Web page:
|A magician’s feats are not meant to be repeatable, but the reproducibility of results, such as this confirmation of a newly observed particle, is key to the scientific process.|
When a magician produces a rabbit out of an empty hat during a performance, you don’t expect to go home and repeat the feat yourself. When a scientist claims to see something new, the expectation is that the observation can be repeated. Reproducibility is a key aspect of scientific inquiry and motivates having independent but complementary experiments that can verify each other’s results. The DZero and CDF experiments perform complimentary studies of the Tevatron data while ATLAS and CMS play those roles at the LHC. Independent verification is not limited to data taken from the same particle collider, though, as demonstrated by a new DZero result that has verified an exciting recent result from ATLAS.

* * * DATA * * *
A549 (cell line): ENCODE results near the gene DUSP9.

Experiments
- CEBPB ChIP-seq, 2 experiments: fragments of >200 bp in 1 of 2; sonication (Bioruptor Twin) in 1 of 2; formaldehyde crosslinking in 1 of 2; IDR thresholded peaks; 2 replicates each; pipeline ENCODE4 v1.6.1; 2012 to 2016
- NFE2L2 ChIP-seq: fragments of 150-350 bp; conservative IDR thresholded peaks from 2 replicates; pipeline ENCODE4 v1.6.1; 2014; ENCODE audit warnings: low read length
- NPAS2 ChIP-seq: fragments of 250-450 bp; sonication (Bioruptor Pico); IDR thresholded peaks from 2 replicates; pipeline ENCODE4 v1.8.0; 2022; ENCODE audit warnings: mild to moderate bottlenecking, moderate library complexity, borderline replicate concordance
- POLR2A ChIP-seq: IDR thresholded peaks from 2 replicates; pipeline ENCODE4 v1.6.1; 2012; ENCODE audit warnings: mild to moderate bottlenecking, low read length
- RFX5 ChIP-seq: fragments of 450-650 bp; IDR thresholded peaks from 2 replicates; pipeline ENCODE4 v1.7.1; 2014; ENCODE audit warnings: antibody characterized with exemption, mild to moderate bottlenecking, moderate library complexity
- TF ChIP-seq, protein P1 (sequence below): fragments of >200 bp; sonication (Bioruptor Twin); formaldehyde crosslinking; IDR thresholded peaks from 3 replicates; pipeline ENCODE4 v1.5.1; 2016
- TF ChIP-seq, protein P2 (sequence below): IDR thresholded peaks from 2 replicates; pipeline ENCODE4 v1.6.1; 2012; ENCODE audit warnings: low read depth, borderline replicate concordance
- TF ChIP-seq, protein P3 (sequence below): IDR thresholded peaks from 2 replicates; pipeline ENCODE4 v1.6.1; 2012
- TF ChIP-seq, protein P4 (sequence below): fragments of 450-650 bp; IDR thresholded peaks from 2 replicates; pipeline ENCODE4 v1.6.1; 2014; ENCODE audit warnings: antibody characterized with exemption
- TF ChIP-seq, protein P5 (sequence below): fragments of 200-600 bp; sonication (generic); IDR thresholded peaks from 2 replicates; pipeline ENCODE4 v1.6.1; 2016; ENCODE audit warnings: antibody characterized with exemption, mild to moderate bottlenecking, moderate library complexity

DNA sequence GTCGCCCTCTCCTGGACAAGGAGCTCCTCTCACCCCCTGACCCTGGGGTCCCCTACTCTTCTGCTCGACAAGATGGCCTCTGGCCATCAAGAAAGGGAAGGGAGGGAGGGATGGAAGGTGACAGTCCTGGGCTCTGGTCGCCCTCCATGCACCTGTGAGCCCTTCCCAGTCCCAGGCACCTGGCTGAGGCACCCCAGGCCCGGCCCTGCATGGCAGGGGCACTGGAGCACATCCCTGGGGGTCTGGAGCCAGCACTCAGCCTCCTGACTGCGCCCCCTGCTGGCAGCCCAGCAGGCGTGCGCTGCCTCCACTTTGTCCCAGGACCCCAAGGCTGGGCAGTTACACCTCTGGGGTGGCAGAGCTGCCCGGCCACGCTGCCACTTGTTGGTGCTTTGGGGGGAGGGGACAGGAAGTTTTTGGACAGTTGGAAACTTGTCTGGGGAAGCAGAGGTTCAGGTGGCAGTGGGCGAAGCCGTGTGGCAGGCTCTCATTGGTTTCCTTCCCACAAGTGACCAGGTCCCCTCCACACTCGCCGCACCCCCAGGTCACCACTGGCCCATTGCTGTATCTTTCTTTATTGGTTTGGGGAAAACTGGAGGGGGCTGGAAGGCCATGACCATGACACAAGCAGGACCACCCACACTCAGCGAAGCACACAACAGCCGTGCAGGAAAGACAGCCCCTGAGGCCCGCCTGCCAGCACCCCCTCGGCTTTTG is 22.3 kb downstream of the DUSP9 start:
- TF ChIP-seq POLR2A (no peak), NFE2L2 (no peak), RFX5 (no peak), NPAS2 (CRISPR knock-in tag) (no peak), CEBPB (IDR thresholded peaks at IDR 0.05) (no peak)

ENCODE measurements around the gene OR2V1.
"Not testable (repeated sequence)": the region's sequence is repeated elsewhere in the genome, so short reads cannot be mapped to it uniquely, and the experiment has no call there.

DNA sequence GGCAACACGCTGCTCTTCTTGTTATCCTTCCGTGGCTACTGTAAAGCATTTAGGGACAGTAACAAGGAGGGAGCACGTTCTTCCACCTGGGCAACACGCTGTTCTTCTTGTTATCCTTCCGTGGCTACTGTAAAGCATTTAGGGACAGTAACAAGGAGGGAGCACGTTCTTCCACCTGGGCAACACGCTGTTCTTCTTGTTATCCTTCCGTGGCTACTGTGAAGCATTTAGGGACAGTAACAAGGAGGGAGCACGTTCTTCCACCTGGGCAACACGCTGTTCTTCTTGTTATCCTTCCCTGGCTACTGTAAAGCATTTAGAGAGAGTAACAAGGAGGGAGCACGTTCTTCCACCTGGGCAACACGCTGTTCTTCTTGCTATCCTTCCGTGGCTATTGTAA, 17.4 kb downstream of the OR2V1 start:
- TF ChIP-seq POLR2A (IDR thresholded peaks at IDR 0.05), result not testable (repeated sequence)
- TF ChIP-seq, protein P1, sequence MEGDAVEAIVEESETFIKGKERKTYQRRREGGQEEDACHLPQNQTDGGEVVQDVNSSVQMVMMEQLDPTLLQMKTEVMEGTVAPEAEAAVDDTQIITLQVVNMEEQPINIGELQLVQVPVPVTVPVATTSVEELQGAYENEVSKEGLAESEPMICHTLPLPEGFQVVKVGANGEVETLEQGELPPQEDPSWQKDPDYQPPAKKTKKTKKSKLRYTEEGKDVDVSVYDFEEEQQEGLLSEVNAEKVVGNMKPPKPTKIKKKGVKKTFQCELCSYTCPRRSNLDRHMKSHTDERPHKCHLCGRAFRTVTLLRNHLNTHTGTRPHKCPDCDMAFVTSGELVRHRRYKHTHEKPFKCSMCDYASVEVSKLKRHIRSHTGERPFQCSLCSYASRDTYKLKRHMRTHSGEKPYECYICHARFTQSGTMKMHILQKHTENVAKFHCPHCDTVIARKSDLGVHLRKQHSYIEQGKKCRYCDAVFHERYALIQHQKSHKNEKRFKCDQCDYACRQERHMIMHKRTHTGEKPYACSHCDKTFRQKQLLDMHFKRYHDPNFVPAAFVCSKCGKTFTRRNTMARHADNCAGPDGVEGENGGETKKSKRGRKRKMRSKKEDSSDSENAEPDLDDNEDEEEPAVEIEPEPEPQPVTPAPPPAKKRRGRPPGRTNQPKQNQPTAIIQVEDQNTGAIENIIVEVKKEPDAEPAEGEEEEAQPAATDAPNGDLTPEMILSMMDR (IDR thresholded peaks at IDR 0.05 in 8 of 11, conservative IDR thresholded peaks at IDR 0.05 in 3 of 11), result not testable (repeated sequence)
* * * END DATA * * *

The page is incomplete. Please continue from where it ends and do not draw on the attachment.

In the Standard Model, the strong force binds quarks by twos or by threes into particles called mesons and baryons, respectively. Most of these particles are short lived, but can be identified by their mass and the type and behavior of their decay products. Recently the ATLAS collaboration observed a new particle that they interpret as an excited state of bottomonium, or a bottom and anti-bottom quark pair.
To verify this new particle, DZero analyzers started by looking for events containing a lower energy state of bottomonium that had decayed into a pair of muons. Next they looked for a photon, a sign of an excited state of bottomonium dropping down to a lower energy state. A precise energy measurement of this low-energy photon is critical to resolving the mass of the excited bottomonium states and verifying the new particle. To improve the energy measurement of these low-energy photons, the analyzers looked for photons that converted into electron-positron pairs inside of the DZero tracking system. This lets the tracking system determine the photon energy measurement, yielding the best resolution at this low energy.
The DZero experimenters verified the observation of a particle with a mass consistent with that reported by the ATLAS collaboration. Further analysis is underway to determine if this new particle is an excited state of bottomonium or perhaps something more exotic.
|These physicists made major contributions to this analysis.|